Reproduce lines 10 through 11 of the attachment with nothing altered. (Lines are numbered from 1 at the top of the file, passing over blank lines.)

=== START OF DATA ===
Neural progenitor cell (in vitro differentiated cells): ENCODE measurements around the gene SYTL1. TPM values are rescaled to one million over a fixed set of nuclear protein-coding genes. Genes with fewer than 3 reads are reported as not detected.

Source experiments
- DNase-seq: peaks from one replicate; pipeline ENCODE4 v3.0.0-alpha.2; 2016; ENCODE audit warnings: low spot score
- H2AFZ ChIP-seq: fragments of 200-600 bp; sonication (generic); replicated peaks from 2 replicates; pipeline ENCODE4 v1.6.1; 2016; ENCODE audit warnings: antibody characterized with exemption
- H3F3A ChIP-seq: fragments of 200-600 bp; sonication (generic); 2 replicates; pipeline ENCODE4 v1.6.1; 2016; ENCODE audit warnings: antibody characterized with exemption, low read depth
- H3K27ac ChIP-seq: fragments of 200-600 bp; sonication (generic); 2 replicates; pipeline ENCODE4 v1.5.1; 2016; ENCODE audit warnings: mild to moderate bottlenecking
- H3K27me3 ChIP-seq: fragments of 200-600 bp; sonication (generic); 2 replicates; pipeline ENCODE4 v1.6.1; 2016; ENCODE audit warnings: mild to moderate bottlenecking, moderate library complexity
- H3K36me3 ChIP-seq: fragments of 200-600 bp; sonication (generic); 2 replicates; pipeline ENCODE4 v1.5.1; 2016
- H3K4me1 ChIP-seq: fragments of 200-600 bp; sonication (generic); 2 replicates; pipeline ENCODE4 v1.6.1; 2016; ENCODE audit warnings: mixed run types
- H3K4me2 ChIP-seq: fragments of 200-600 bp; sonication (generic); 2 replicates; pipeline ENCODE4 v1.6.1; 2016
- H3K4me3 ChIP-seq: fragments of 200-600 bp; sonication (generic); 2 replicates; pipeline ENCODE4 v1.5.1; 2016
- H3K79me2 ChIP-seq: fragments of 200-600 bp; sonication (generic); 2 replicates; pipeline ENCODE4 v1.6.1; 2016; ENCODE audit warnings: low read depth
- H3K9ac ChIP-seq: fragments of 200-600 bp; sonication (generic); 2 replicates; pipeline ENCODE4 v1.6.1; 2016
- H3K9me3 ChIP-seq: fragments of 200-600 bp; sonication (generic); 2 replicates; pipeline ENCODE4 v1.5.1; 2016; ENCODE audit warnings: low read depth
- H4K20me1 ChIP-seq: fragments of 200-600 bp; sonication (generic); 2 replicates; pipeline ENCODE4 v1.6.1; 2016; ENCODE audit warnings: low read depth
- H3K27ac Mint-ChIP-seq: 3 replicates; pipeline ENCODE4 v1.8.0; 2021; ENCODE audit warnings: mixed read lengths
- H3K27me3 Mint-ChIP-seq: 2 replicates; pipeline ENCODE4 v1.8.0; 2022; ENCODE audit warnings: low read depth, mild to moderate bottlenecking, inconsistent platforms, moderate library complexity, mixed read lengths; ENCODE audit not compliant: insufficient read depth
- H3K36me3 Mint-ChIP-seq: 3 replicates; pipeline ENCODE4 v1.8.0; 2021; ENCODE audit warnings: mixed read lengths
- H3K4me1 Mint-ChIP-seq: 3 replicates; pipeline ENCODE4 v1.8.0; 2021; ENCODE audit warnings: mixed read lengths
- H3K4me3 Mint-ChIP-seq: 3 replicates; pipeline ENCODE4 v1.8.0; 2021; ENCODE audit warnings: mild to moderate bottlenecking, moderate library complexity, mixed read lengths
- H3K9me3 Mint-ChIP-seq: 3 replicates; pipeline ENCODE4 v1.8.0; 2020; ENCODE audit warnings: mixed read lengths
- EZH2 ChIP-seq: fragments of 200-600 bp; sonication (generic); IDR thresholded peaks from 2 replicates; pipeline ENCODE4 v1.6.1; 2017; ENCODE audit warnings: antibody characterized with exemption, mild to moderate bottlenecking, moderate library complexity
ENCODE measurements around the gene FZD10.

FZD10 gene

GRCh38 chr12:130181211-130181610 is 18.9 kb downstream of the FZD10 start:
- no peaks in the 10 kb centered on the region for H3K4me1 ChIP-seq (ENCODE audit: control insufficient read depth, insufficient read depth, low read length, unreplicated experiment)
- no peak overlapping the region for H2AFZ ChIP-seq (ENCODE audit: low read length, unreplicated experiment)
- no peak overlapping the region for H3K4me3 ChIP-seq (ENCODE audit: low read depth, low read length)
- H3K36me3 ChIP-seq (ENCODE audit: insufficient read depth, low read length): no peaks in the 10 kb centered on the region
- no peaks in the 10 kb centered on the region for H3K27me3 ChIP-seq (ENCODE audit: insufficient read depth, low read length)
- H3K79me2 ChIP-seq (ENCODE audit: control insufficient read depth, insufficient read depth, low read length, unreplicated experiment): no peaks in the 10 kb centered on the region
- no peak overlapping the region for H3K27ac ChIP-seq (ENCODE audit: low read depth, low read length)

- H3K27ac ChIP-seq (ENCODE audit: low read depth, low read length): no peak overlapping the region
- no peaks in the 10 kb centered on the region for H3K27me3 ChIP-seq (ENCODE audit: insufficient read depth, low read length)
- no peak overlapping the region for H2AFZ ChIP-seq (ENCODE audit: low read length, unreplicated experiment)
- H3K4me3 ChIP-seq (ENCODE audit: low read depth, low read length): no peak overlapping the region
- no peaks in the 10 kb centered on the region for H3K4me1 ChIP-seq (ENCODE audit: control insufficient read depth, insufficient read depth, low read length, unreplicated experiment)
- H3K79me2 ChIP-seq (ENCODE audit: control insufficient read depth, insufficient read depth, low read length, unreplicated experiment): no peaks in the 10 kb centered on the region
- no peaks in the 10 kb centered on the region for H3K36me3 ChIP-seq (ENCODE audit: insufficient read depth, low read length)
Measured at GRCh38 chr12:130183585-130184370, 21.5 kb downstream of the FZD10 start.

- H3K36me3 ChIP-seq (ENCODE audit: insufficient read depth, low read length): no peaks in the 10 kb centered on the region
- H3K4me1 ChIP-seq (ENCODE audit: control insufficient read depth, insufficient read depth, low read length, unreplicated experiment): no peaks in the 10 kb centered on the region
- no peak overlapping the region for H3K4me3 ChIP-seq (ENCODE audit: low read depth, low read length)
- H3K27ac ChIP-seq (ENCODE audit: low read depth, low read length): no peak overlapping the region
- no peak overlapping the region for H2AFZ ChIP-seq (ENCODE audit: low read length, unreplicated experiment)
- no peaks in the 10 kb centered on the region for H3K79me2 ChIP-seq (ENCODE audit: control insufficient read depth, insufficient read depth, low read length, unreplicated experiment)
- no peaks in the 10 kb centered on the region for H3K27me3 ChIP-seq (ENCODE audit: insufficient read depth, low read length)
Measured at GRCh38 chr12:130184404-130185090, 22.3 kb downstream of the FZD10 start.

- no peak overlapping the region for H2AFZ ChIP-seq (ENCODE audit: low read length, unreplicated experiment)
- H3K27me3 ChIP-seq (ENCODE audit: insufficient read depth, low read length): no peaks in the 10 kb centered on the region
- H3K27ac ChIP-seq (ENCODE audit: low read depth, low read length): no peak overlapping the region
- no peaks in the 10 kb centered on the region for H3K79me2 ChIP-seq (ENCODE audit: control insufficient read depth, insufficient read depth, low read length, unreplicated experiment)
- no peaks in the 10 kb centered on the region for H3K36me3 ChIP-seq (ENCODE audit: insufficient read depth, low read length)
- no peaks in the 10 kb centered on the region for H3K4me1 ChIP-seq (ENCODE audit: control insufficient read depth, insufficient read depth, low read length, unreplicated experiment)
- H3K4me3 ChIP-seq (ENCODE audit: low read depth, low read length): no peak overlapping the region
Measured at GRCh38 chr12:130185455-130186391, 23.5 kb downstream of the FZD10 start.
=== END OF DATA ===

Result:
- H3K4me2 ChIP-seq: fragments of 200-600 bp; sonication (generic); 2 replicates; pipeline ENCODE4 v1.6.1; 2016
- H3K4me3 ChIP-seq: fragments of 200-600 bp; sonication (generic); 2 replicates; pipeline ENCODE4 v1.5.1; 2016